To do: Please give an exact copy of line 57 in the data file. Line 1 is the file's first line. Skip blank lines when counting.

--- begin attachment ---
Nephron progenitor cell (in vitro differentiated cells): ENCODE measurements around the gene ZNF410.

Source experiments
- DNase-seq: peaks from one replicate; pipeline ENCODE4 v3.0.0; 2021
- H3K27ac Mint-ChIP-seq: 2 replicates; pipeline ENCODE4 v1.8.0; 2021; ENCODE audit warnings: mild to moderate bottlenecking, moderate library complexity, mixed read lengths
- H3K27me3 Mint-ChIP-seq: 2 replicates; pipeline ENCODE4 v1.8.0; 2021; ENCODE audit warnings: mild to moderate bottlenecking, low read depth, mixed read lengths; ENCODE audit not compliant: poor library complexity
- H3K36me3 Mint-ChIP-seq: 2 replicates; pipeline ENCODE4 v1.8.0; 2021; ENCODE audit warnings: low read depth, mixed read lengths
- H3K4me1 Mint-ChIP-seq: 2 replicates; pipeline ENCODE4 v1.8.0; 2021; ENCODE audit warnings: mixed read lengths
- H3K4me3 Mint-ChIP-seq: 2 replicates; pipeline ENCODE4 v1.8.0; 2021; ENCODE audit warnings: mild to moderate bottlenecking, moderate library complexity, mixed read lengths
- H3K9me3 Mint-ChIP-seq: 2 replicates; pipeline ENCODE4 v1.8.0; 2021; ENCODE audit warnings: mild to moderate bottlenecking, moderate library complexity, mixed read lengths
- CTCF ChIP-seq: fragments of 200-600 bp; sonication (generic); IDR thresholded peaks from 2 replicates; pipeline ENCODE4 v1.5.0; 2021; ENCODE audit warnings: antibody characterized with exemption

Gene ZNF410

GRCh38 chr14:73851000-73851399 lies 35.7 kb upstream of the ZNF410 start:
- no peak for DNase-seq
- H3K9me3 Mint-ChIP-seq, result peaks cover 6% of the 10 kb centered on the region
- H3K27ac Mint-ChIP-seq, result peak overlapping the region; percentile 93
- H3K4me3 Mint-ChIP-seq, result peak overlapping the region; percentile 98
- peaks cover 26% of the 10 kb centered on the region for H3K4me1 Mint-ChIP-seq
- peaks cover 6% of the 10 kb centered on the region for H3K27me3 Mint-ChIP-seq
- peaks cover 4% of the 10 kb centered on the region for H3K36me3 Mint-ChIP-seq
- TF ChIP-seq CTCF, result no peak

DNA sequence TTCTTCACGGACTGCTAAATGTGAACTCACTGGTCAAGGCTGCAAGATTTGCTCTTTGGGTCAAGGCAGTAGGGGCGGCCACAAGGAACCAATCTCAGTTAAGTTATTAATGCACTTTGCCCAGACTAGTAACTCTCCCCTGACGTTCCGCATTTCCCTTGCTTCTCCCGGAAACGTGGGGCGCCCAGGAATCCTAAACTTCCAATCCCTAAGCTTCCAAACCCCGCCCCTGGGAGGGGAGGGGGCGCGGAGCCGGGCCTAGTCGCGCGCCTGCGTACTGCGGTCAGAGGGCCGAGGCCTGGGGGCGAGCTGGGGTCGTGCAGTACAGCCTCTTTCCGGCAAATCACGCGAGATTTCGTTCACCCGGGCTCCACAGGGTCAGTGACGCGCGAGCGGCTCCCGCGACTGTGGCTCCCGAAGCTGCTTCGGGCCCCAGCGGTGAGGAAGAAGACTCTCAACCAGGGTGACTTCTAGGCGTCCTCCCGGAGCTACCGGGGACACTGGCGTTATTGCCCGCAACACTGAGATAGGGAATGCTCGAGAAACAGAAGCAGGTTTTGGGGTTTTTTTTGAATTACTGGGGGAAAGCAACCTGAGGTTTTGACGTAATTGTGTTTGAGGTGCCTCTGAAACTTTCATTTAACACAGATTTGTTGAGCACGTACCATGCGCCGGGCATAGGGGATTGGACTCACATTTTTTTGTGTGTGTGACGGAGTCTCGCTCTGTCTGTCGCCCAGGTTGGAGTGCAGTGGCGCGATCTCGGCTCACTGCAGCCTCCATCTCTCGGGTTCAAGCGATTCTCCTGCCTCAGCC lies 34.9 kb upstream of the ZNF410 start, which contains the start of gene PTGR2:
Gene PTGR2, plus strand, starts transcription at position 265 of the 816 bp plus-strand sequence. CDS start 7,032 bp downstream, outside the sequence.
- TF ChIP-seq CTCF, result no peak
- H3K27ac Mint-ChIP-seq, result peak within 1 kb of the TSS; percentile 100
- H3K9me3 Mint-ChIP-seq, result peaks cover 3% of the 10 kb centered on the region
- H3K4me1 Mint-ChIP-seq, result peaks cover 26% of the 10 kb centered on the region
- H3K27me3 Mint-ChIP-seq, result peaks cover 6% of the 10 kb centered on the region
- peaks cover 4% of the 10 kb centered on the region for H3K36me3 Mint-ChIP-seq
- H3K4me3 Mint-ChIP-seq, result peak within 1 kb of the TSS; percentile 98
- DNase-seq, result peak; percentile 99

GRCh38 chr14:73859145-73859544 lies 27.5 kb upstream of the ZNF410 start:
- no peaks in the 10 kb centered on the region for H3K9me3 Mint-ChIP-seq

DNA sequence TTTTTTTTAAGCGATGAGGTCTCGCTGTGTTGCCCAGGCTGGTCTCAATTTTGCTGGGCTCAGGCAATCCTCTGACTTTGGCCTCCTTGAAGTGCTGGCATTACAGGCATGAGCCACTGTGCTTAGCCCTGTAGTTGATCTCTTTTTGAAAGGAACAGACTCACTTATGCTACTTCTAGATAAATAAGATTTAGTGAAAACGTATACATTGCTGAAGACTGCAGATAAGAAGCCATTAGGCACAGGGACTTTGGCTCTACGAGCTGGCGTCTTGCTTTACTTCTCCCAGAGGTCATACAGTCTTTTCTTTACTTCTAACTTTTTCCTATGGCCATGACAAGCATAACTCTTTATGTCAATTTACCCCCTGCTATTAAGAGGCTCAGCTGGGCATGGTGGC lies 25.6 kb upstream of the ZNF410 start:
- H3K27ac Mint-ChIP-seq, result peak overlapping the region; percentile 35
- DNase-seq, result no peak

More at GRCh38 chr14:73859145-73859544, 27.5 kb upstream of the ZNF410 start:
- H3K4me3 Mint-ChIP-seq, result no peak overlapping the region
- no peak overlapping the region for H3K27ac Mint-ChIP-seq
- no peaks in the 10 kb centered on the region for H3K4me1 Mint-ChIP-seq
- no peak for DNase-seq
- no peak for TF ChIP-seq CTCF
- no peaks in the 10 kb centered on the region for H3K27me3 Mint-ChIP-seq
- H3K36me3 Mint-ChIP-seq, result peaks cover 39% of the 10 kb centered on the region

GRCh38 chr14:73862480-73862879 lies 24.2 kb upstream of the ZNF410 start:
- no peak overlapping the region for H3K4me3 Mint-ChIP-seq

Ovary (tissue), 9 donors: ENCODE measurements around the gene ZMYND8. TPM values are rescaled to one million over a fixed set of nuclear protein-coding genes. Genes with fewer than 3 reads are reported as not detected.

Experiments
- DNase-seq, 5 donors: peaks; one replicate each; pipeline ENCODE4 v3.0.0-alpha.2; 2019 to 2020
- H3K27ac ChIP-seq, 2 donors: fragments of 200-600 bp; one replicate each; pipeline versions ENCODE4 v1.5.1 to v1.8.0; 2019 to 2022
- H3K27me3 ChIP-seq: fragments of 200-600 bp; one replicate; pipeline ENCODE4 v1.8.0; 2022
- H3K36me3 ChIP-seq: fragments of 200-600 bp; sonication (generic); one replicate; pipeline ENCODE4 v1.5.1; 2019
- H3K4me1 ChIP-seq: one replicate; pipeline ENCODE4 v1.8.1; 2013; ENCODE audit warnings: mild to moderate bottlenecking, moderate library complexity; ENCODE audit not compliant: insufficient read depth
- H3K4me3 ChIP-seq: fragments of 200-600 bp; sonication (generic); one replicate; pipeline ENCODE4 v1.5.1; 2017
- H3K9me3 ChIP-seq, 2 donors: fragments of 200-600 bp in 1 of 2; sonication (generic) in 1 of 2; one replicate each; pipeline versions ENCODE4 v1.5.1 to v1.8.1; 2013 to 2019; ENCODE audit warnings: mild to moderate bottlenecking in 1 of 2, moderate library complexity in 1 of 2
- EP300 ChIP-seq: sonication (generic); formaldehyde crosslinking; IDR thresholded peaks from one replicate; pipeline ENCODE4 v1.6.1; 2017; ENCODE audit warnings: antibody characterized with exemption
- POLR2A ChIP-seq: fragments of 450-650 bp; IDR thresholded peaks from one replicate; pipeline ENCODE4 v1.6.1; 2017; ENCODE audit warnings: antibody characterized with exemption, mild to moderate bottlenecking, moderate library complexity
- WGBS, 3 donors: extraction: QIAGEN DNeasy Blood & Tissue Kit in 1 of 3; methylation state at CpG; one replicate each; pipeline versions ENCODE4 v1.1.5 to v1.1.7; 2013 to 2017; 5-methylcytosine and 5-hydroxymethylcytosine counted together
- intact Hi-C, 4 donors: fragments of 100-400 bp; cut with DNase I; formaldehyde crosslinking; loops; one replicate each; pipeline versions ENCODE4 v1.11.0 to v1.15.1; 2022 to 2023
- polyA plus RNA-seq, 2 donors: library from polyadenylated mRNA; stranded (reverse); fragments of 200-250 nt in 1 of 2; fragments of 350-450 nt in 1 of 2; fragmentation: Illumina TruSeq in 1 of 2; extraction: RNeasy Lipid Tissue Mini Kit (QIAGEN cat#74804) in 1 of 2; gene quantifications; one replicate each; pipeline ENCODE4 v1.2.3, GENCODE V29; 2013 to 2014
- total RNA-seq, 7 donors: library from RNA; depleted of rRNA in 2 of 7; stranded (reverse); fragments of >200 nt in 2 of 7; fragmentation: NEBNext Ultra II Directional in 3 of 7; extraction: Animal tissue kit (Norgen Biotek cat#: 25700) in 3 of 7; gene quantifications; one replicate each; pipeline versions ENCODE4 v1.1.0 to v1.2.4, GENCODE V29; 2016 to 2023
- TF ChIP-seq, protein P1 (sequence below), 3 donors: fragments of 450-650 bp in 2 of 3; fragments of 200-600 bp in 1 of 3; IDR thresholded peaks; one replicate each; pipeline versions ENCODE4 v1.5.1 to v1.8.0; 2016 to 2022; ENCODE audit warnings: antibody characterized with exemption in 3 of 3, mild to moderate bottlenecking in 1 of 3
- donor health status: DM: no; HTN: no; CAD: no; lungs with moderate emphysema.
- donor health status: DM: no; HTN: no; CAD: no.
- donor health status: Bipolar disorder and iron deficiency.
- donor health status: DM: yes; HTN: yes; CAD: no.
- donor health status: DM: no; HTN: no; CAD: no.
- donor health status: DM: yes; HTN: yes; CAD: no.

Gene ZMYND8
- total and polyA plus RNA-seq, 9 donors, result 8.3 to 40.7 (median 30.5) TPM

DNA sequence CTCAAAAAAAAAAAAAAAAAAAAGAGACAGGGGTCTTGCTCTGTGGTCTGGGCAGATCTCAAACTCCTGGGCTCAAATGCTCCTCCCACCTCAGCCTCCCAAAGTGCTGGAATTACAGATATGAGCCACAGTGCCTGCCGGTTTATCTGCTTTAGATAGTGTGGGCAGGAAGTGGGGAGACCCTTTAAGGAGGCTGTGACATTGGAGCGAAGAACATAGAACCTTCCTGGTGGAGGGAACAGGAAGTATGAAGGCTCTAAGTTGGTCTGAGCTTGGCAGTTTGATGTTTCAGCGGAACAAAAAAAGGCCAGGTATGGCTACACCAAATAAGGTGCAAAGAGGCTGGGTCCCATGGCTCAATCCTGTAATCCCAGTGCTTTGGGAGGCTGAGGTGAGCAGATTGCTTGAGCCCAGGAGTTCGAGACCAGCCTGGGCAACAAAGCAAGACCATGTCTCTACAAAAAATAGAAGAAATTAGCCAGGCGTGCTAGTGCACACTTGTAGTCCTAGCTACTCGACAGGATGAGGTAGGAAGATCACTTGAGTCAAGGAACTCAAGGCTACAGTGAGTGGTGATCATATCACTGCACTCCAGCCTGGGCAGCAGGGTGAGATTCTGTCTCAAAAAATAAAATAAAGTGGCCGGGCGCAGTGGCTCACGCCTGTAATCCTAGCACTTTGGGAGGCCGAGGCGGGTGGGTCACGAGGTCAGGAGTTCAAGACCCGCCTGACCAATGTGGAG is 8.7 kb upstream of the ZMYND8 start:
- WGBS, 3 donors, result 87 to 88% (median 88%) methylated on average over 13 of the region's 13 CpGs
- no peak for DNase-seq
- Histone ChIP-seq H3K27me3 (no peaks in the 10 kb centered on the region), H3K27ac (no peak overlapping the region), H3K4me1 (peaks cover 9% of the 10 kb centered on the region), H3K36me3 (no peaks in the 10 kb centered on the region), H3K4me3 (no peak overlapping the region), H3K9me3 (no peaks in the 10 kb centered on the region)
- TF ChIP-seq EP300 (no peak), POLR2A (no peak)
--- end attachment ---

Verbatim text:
- WGBS, 3 donors: extraction: QIAGEN DNeasy Blood & Tissue Kit in 1 of 3; methylation state at CpG; one replicate each; pipeline versions ENCODE4 v1.1.5 to v1.1.7; 2013 to 2017; 5-methylcytosine and 5-hydroxymethylcytosine counted together